International Journal of Computer Networks & Communications (IJCNC)

AIRCC PUBLISHING CORPORATION

IJNSA 02

THE EFFECTIVENESS OF APPLYING DIFFERENT STRATEGIES ON RECOGNITION AND RECALL TEXTUAL PASSWORD

Hassan Wasfi1
and Richard Stone 2, 1
1Iowa State University HCI Department, USA
2Iowa State University Industrial and Manufacturing Systems Engineering Department,
USA

ABSTRACT

Using English words as passwords have been a popular topic in the last few years. The following article discusses a study to compare self-selection of the system-generated words for recognition and selfgenerated words for recall for nouns and mixture words. The results revealed no significant difference between recognition and recall of password nouns. The average memorability rate of noun recognition was 75.72%, slightly higher than noun recall 74.23% in long-term memory. Also, there was no significant difference between recognition and recall mixture word passwords. The average memorability rate of mixture word recognition was 95.23%, and recall was 84.14% in long-term memory. The authors concluded that the recognition and recall of mixed word passwords had a higher memorability rate than nouns.

KEYWORDS

Password, User behavior, Recognition, Recall, Nouns, Mixture Words, Passphrase

1.INTRODUCTION

Passwords provide a security mechanism to verify a users’ identity before accessing private resources. A text-based password is one of the most popular methods to protect users’ information [1, 2]. It is enduring ubiquitous because of the ease of password creation [3]. Humans tend to create an easy password containing their personal information, which is easy to be cracked [4, 5]. The users’ behaviors of password creation enforce companies to establish password policies to increase security [6, 7, 8]. However, creating different passwords with different policies would be difficult to memorize [9, 10]. Several studies argued that utilizing passphrases instead of normal text passwords enhances security [11, 12, 13, 14]. Most studies are proposed as system-generated passphrases to produce long and unpredictable passwords [15, 16, 17]. The randomly generated words are difficult to remember because human memory is stimulated with the association between words. Also, the word types can play a role in storing a collection of words for long term memory [18]. The passphrase structure significantly influences memorability, especially when built with no sequential or meaningful pattern. [19, 20, 21]. Therefore, auto-selection words negatively impact memorability, particularly when the words’ types and structures are not equally distributed between each user [22]. Our study aimed to investigate the users’ behaviors of choosing nouns or mixture words from a randomly generated set of words as a recognition password and compare it to a self-generated recall password.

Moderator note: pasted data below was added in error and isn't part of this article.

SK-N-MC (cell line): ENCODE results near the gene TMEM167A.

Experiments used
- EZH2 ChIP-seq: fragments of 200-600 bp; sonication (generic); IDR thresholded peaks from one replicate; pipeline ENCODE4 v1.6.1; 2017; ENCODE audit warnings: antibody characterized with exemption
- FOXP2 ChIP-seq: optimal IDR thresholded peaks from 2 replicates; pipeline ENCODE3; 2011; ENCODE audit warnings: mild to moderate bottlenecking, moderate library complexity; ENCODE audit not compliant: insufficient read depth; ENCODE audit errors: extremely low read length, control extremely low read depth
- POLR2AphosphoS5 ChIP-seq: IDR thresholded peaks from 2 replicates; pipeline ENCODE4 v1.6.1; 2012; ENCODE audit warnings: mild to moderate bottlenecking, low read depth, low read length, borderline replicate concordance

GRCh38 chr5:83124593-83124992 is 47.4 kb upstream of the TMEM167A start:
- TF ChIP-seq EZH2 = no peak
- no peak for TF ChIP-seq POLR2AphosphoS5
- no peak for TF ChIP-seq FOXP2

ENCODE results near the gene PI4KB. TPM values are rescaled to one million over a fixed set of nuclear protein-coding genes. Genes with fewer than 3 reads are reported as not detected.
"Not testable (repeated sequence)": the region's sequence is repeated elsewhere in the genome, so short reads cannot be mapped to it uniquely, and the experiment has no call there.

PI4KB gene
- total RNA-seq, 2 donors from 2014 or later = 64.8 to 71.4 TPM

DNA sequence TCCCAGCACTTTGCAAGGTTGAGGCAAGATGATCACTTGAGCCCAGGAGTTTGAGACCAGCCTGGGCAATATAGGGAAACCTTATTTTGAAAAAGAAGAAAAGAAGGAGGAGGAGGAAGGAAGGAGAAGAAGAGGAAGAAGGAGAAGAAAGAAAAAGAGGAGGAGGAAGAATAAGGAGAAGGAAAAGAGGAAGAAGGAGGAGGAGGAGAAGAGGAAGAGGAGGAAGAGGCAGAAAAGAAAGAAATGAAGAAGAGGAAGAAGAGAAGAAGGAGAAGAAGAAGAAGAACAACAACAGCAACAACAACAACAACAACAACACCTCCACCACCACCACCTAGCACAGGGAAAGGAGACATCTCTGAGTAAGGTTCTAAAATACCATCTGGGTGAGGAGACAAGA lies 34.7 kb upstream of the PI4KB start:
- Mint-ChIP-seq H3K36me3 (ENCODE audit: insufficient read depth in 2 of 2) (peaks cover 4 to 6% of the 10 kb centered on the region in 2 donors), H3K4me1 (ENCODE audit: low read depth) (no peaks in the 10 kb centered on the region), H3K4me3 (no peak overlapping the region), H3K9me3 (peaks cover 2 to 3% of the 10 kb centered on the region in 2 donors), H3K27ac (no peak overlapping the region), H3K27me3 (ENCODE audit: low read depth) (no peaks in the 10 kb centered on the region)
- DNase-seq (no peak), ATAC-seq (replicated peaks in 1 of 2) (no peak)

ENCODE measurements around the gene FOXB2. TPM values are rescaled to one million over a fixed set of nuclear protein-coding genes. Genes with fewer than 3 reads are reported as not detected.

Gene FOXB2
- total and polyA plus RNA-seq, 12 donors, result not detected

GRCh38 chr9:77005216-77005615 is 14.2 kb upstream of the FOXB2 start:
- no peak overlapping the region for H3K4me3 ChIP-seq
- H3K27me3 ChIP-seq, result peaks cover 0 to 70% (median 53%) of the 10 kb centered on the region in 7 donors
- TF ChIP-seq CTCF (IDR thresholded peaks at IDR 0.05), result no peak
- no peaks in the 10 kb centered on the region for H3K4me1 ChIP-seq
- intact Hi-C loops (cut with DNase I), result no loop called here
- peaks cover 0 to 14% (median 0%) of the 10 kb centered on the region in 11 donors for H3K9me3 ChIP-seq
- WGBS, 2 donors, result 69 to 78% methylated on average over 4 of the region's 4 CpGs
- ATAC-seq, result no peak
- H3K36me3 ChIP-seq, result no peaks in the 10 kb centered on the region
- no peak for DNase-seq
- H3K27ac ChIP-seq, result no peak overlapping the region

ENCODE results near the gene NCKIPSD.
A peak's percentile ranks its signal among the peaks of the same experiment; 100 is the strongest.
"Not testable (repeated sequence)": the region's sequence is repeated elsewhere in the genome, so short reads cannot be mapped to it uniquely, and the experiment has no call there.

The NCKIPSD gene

2. RELATED WORK

The forgettability issue of text-based passwords led researchers to discover an alternative aspect that enhances users’ memorability. Engaging English words in the authentication field helps investigate its efficiency on human memory. The users’ behaviors of creating a password from English words would differ from the normal text password. The majority of published papers are based on the passphrases approach to increase security [11, 15, 23]. Different techniques are occupied to randomly generated passphrases to enhance memorability, such as word associations and categorizations [24]. Also, occupying chunking theory decreases the load on user memory [25, 26]. However, passphrase has an issue with spelling mistakes because it includes more characters than traditional text passwords. Long passphrases raise the level of spelling mistakes [27, 28]. Several studies applied a typo-tolerant password protocol to avoid a small number of typographical errors of text-based passwords or phrases [29, 30, 31]. The system-generated passphrases have a problem related to word types distribution and structure [32, 33]. For instance, some participants commented that their passwords did not include a verb or nouns with a semantic meaning which influenced retrieving the correct password [19]. Moreover, the difficulty level of English words may influence memorizing a set of words, especially for non-native speakers [28]. Our study is proposed to analyze users’ behaviors of password creation for recognition and recall textual password (RRTP):

  • Recognition: selecting words from a set of randomly generated words presented on a
    grid.
  • Recall: retrieving words created by users by typing in a textbox.

These concepts will be tested with two different types of English words (nouns and mixture words (nouns, verbs, adjectives, and helping words “is, are, and, but, in, has”)). Our study will apply self-selection of system-generated words as recognition passwords and self-generated words as recall passwords. To reach to study goals, there are different hypotheses will be answered to have a clear idea of how participants will behave while creating their passwords: